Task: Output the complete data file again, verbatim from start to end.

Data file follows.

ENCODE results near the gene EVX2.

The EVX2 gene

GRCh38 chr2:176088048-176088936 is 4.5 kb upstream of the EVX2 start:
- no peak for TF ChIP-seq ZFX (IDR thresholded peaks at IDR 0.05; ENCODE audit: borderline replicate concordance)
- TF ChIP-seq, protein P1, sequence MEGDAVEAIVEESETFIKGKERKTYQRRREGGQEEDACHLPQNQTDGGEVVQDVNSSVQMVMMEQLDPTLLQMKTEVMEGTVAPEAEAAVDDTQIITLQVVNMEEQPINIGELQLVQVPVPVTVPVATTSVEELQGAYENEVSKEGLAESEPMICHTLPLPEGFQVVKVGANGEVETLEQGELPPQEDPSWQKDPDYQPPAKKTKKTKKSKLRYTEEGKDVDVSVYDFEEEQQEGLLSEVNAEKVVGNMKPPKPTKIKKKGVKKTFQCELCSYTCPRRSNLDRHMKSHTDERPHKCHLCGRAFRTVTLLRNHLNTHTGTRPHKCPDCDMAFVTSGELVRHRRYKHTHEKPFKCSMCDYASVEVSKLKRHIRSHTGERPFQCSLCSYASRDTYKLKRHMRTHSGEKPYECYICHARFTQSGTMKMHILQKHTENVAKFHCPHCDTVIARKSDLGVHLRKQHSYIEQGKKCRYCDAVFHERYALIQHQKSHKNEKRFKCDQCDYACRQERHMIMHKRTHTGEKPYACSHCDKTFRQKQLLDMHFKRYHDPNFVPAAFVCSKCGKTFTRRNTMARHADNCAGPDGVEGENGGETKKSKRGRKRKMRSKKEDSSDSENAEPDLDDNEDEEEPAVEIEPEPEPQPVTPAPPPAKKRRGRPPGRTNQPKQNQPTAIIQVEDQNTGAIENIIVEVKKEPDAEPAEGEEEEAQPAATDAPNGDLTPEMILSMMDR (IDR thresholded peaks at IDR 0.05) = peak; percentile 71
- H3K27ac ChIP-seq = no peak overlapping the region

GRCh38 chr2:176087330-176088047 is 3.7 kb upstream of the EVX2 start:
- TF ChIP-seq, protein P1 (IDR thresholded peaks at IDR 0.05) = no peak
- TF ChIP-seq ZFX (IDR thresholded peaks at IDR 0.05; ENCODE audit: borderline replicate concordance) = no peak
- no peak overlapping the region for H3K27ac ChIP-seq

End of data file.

ENCODE results near the gene EVX2.

The EVX2 gene

GRCh38 chr2:176088048-176088936 is 4.5 kb upstream of the EVX2 start:
- no peak for TF ChIP-seq ZFX (IDR thresholded peaks at IDR 0.05; ENCODE audit: borderline replicate concordance)
- TF ChIP-seq, protein P1, sequence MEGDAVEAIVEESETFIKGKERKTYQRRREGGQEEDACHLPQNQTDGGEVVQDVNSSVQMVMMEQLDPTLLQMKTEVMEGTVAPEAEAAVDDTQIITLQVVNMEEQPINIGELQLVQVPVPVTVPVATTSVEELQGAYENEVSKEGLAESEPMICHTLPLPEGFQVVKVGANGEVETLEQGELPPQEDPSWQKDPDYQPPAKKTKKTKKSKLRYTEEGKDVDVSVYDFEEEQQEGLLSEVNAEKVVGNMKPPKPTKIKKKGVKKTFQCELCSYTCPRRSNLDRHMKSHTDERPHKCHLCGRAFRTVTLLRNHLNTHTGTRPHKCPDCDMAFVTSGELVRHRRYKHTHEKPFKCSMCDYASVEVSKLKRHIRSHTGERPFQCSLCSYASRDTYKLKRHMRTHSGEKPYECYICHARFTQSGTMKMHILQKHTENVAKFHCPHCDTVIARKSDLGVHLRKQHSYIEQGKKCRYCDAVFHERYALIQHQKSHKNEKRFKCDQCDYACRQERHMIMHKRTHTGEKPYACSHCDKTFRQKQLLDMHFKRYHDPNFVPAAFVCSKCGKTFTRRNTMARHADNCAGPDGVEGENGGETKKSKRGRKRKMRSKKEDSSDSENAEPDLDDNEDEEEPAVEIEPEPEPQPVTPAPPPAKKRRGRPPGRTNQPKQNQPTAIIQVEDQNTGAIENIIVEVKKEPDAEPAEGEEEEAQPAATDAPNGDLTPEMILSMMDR (IDR thresholded peaks at IDR 0.05) = peak; percentile 71
- H3K27ac ChIP-seq = no peak overlapping the region

GRCh38 chr2:176087330-176088047 is 3.7 kb upstream of the EVX2 start:
- TF ChIP-seq, protein P1 (IDR thresholded peaks at IDR 0.05) = no peak
- TF ChIP-seq ZFX (IDR thresholded peaks at IDR 0.05; ENCODE audit: borderline replicate concordance) = no peak
- no peak overlapping the region for H3K27ac ChIP-seq